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ROSA BROOKS

The Cold War reheated

August 21, 2008|ROSA BROOKS

So you haven't liked the last couple of decades? Been longing for a simpler time, before text-messaging, Hannah Montana, the Global War on Terror and other total bummers?

No problem. For you, we'll make it 1981 again.

Rick Springfield, whose single "Jessie's Girl" was Billboard's No. 1 hit in August 1981, is back on the charts this week. And just for you, we've also brought back 1981 producer price index levels. According to data released Tuesday by the Labor Department, the cost of goods bought by U.S. business leaped this year by almost 10%, an Olympic-worthy high-jump of the sort last seen in ... you guessed it, 1981! July's overall inflation rate -- 5.6% -- didn't quite make it to 1981's impressive 10.35% average, but it's the highest average rate since 1982.

And that's not all. As an extra treat (and with a little assistance from Russia and the Republic of Georgia), we're bringing back the Cold War.

In 1981, Ronald Reagan began his first term as president and lost no time warming up the shivering Cold War. Remember the "evil empire," the debate about a "Star Wars" missile defense and how thrilling it was to be in a perpetual nuclear standoff with the Soviets?

Wouldn't it be great to go "back to the future," as in the 1980s hit movie? The Cold War was, as Defense Secretary Robert M. Gates mused in 2007, "a less complex time" for which he was "almost nostalgic." Historian Niall Ferguson shared the sentiment: "I miss the Cold War," he wrote in 2006 in the London Daily Telegraph. "Soviet wickedness made politics so much simpler."

Among neocons and assorted righties, Cold War nostalgia has been widespread lately. And no wonder: Just compare the Cold War with the Global War on Terror. "Cold War" had a real ring to it. But "Global War on Terror"? Clumsy, and what a crummy acronym -- GWOT.

The GWOT got off to a decent start, with Al Qaeda and the "axis of evil" to go after, but it turned out to be a dud. Maybe it was because having a "war" on "terror" never made much sense. Maybe it was because we quickly ran out of targets in Afghanistan and then became targets in Iraq (and now in Afghanistan too). Maybe it's because Osama bin Laden, who seemed like an excellent candidate for arch-fiend, vanished. Maybe it's because U.S.-sponsored torture didn't sit well with most Americans, who had actually taken to heart all that stuff about how we won the Cold War through the "power of our values."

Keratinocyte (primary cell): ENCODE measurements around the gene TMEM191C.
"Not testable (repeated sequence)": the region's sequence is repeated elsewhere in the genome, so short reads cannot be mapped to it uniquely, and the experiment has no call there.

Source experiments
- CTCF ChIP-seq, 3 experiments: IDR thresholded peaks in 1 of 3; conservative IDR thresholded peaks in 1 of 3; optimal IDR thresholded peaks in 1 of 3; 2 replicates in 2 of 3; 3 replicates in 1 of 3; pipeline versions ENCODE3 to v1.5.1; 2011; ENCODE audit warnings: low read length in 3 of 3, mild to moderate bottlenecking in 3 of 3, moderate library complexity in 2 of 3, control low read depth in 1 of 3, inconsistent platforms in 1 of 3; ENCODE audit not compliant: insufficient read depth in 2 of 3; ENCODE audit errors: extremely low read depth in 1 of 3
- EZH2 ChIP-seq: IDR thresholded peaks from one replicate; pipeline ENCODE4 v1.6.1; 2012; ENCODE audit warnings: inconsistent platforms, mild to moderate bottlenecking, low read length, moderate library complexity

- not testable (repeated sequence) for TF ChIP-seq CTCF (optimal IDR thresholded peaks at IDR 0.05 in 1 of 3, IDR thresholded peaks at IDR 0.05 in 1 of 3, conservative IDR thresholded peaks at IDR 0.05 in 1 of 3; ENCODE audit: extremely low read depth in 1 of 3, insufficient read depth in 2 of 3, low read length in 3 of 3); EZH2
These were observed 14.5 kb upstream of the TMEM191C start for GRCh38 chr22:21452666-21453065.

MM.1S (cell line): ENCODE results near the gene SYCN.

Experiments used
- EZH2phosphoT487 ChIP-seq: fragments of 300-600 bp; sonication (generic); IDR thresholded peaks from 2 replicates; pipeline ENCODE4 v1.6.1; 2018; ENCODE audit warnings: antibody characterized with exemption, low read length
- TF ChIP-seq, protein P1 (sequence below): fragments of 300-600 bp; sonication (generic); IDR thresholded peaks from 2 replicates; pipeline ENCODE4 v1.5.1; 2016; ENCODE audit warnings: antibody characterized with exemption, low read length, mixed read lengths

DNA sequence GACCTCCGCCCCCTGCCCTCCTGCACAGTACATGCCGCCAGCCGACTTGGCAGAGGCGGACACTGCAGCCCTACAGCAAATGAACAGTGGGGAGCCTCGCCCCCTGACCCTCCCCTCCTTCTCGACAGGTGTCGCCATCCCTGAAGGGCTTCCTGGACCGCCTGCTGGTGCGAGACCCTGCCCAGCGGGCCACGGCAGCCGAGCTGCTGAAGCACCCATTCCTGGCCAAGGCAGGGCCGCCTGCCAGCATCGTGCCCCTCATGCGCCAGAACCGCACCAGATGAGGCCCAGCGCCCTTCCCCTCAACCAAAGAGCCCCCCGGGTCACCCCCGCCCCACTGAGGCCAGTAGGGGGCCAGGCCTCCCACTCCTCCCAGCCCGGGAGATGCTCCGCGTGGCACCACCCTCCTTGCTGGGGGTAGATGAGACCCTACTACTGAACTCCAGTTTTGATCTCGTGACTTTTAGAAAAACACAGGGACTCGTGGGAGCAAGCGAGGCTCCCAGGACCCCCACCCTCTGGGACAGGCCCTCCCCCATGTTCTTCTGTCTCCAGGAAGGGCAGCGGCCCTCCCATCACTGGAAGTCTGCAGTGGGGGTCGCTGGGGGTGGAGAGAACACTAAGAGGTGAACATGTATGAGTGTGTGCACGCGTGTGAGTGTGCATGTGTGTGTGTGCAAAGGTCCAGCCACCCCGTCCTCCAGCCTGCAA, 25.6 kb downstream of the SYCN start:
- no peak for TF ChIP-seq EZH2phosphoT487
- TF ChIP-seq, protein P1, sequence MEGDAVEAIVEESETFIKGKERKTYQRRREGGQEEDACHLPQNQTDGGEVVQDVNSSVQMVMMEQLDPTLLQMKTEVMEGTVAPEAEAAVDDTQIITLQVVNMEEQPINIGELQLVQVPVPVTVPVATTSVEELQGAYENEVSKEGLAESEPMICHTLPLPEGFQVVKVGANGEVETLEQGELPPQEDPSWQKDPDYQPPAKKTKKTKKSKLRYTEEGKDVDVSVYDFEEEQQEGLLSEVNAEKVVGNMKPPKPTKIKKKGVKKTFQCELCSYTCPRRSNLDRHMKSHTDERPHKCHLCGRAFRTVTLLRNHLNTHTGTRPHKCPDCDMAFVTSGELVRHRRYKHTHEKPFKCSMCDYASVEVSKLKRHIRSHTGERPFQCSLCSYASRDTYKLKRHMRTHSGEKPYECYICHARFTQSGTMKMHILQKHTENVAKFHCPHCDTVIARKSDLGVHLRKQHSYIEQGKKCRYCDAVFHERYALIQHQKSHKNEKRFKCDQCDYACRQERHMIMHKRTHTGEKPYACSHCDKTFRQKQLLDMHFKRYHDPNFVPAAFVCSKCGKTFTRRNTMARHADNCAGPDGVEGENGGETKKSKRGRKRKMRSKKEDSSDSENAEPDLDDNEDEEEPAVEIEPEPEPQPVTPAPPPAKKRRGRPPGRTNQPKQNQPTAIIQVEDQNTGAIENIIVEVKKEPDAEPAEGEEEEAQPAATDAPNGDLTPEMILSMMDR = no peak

Whatever. Thanks to events in Georgia, we can put the tedium of the GWOT behind us and return to the Cold War.

Time travel is easy! If you lay the groundwork, that is -- and believe me, we did.

First, after the Soviet Union collapsed in 1991, we graciously provided a little economic "shock therapy" designed to turn our "defeated" former enemy into a prospering capitalist democracy. Regrettably, we instead helped plunge Russia into an economic catastrophe. This annoyed the Russians. But we continued to help by treating Russian officials as washed-up has-beens and by expanding NATO to include most of Russia's former satellites.

In a transparent bid for attention, Russia flattened most of Chechnya. We ignored this. When authoritarian crackdowns and rising oil prices turned Russia into a repressive economic powerhouse, we still paid little attention. We pushed to include Georgia and Ukraine in NATO and proposed placing missile defense systems in Poland and the Czech Republic. When the Russians told us they saw this as a hostile act, we continued to ignore them.

Finally, the stars were in alignment. So when tiny Georgia rashly tried to seize control of separatist South Ossetia and the Russians responded with a massive military intervention, we understood that at last we had an opportunity to travel back in time -- to the Cold War.

"Carpe diem!" cried the neocons. So we demanded that the Russians withdraw from Georgia and giddily turned up the rhetorical volume (neocon pundits likened Russia's action to the 1939 and 1968 invasions of Czechoslovakia by, respectively, the Nazis and the Soviets). "Today, we are all Georgians," proclaimed a revivified John McCain.

Then, last week, we added a few sweeteners to finalize our stalled missile defense deal with the Poles and arranged to have U.S. military personnel staff Polish air defense sites oriented toward Russia (at least "temporarily.") Because the Russians apparently miss the Cold War as much as we do, a top Russia general threatened Poland with nuclear retaliation. Ain't time travel grand? Let's build some more fallout shelters, too.

--

rbrooks@latimescolumnists.com

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